Thursday, May 14, 1998

Schools protest rocked
Bishop Estate

The schools' ohana will
march again to oppose recent
trustee actions

By Rick Daysog


It began with modest goals: Restore authority to Kamehameha Schools President Michael Chun and improve communication between alumni members and Bishop Estate trustees.

But when 700 graduates, parents and school supporters took to the streets in peaceful protest May 15 last year, it set off tremors that shook the multibillion-dollar charitable trust and rattled the walls of Hawaii's political and judicial bodies.

The aftershocks: In August, the state attorney general opened an investigation of Bishop Estate's trustees and two months later, the Hawaii Supreme Court announced that it would end its century-long tradition of selecting Bishop Estate trustees.

What's more, the Legislature -- from which two Bishop Estate trustees came -- last week voted to limit the often-criticized, six-figure commissions of trustees.

By Craig T. Kojima, Star-Bulletin
Last May 15, supporters of Kamehameha Schools demonstrated
to express their displeasure with what was happening at the school.

"If someone had said a year ago that all of this would have happened, they would have been called crazy," said Randy Roth, trust-law expert and co-author of the "Broken Trust" article that prompted the state's investigation. "It showed that the little guys of the world can band together and actually change the way powerful people do things."

Last year's march marked the end of business-as-usual at the Bishop Estate.

Several march participants -- including Fred Cachola, former director of community education programs at Kamehameha and University of Hawaii professor Lilikala Kame'elehiwa -- believe last year's protest awakened a new activism among members of the Kamehameha Schools ohana.

Parents, alumni and students no longer consider themselves "passive beneficiaries" of the trust. They have assumed a more activist role in improving the educational environment of the schools, said Cachola, who retired last year after 25 years with the estate.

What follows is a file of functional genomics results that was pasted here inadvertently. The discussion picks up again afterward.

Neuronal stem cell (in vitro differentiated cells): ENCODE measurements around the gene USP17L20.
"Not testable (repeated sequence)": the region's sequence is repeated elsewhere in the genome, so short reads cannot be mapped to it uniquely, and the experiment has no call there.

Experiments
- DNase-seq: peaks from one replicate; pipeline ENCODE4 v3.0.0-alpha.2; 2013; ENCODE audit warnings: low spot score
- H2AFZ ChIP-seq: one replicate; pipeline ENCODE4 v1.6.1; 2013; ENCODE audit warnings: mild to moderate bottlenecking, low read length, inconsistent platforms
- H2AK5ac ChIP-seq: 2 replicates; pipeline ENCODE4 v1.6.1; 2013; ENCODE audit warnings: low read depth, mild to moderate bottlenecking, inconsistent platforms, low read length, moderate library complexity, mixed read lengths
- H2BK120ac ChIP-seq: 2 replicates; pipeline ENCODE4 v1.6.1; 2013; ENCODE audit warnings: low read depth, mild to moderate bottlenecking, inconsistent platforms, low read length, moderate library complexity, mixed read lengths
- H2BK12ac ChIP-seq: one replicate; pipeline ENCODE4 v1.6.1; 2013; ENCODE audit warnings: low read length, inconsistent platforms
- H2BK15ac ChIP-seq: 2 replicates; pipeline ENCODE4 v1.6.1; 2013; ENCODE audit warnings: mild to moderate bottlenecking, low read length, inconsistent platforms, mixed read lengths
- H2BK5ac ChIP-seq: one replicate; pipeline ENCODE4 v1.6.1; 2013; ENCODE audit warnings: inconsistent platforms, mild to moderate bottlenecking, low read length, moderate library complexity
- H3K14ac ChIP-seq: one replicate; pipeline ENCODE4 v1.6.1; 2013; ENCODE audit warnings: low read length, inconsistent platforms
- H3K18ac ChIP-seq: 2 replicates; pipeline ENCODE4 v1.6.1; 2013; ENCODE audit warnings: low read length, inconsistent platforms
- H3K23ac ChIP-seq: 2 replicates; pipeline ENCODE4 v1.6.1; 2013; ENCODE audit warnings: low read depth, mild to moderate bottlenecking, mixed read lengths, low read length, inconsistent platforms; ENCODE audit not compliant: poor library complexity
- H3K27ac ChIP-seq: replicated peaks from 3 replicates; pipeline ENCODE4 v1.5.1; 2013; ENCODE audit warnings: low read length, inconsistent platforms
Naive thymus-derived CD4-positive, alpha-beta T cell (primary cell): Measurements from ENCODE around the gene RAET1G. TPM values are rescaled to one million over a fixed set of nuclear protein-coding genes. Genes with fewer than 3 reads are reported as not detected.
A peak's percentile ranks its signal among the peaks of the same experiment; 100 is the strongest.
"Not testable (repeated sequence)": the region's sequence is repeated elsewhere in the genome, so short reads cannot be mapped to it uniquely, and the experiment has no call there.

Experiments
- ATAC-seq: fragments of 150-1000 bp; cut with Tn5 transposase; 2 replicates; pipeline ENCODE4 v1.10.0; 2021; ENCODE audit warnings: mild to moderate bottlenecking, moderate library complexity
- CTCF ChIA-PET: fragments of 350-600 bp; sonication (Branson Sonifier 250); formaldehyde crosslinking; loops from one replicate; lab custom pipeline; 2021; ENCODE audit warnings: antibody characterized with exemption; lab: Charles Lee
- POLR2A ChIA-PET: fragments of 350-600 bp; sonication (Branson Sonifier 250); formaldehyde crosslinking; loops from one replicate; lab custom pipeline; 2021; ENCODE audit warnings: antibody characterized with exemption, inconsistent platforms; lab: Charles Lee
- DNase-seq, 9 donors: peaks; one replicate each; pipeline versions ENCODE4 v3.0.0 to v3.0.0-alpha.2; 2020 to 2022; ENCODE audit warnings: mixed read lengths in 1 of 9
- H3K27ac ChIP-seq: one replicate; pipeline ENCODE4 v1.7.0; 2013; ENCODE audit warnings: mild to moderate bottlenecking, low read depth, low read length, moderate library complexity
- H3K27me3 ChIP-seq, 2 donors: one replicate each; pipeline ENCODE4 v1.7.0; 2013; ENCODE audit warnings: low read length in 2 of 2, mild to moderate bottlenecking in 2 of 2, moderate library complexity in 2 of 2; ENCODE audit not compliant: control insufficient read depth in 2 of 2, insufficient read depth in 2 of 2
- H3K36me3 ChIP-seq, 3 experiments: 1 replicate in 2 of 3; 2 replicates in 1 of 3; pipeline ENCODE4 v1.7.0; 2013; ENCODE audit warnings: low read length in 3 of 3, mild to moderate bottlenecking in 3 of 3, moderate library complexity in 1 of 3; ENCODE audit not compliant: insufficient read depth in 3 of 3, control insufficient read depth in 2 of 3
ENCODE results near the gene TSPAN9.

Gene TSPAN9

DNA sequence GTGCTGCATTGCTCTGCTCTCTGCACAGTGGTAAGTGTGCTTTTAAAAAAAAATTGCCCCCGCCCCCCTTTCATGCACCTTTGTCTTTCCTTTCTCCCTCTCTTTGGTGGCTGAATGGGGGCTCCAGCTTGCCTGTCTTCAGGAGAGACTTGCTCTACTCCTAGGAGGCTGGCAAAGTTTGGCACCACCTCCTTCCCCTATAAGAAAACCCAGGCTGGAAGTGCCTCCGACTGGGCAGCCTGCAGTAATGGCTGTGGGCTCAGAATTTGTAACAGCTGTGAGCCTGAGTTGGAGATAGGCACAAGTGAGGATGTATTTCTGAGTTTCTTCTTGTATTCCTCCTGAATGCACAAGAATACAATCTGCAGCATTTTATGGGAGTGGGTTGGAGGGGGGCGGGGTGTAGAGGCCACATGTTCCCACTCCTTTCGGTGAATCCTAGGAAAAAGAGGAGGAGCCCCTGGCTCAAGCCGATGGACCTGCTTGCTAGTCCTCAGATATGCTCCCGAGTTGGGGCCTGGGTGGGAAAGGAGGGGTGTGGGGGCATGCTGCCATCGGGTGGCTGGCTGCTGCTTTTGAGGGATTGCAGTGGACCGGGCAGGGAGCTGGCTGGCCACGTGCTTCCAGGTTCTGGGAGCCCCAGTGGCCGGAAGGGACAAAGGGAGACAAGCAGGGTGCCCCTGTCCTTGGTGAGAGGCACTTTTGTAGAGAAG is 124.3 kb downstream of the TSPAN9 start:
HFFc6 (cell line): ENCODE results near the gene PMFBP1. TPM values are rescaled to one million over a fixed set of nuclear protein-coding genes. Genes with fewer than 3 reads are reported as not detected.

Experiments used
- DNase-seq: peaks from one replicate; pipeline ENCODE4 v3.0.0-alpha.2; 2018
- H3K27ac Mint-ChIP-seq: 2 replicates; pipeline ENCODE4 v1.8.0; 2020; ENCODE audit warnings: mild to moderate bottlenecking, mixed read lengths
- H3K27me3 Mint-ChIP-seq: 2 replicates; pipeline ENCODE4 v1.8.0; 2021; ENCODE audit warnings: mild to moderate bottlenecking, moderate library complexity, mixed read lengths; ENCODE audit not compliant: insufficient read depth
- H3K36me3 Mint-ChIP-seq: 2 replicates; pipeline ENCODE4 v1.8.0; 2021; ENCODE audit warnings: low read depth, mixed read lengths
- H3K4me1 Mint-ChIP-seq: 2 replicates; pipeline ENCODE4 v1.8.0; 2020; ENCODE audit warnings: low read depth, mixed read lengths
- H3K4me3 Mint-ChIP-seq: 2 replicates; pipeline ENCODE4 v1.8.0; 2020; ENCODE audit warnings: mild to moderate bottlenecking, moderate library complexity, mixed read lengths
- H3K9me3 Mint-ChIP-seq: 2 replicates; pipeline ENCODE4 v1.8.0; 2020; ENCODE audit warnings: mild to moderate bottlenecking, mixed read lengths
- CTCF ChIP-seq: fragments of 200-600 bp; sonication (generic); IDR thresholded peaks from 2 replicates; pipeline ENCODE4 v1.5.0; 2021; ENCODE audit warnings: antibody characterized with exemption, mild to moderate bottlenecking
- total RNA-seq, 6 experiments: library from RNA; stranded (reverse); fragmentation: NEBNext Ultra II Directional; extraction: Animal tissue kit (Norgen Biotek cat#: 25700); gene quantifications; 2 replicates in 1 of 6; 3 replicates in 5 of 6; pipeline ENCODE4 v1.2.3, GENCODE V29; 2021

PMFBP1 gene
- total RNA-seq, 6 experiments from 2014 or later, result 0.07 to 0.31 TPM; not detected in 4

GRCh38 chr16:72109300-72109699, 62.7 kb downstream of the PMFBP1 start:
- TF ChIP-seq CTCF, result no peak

"I think this is the first time in 100 years that the beneficiaries of the Kamehameha Schools/Bishop Estate decided to question the decision of trustees," added Kame'elehiwa, a 1970 graduate.

"Now we will never go away and we will always be watching what the trustees do."

By Craig T. Kojima, Star-Bulletin
Marchers carried signs showing support for
Kamehameha students and teachers.

In that role, alumni members, parents, local community leaders and Kamehameha Schools teachers will hold an anniversary march tomorrow to protest the recent actions by estate trustees.

The goal: to remind the local community that the job is not done and to protest trustees' tactic to prolong the controversy, organizers said.

Beadie Kanahele Dawson -- attorney for Na Pua a Ke Ali'i Pauahi, the grass-roots student, parent and alumni group that organized this year's and last year's marches -- said trustees and their lawyers have purposely dragged out the controversy in the courts to protect their self-interests at the expense of Kamehameha Schools' students.

Despite promises to do so, Dawson added that trustees have not fully restored Chun's authority on campus nor have they renewed "talk story" sessions with concerned alumni and parents.

Kekoa Paulsen, a spokesman for the Bishop Estate, said trustees were exercising the estate's right to due process in court actions.

"The trustees are eager for closure as well, but they're not going to roll over and allow the estate to be ripped apart while they have the fiduciary responsibility for it," he said.

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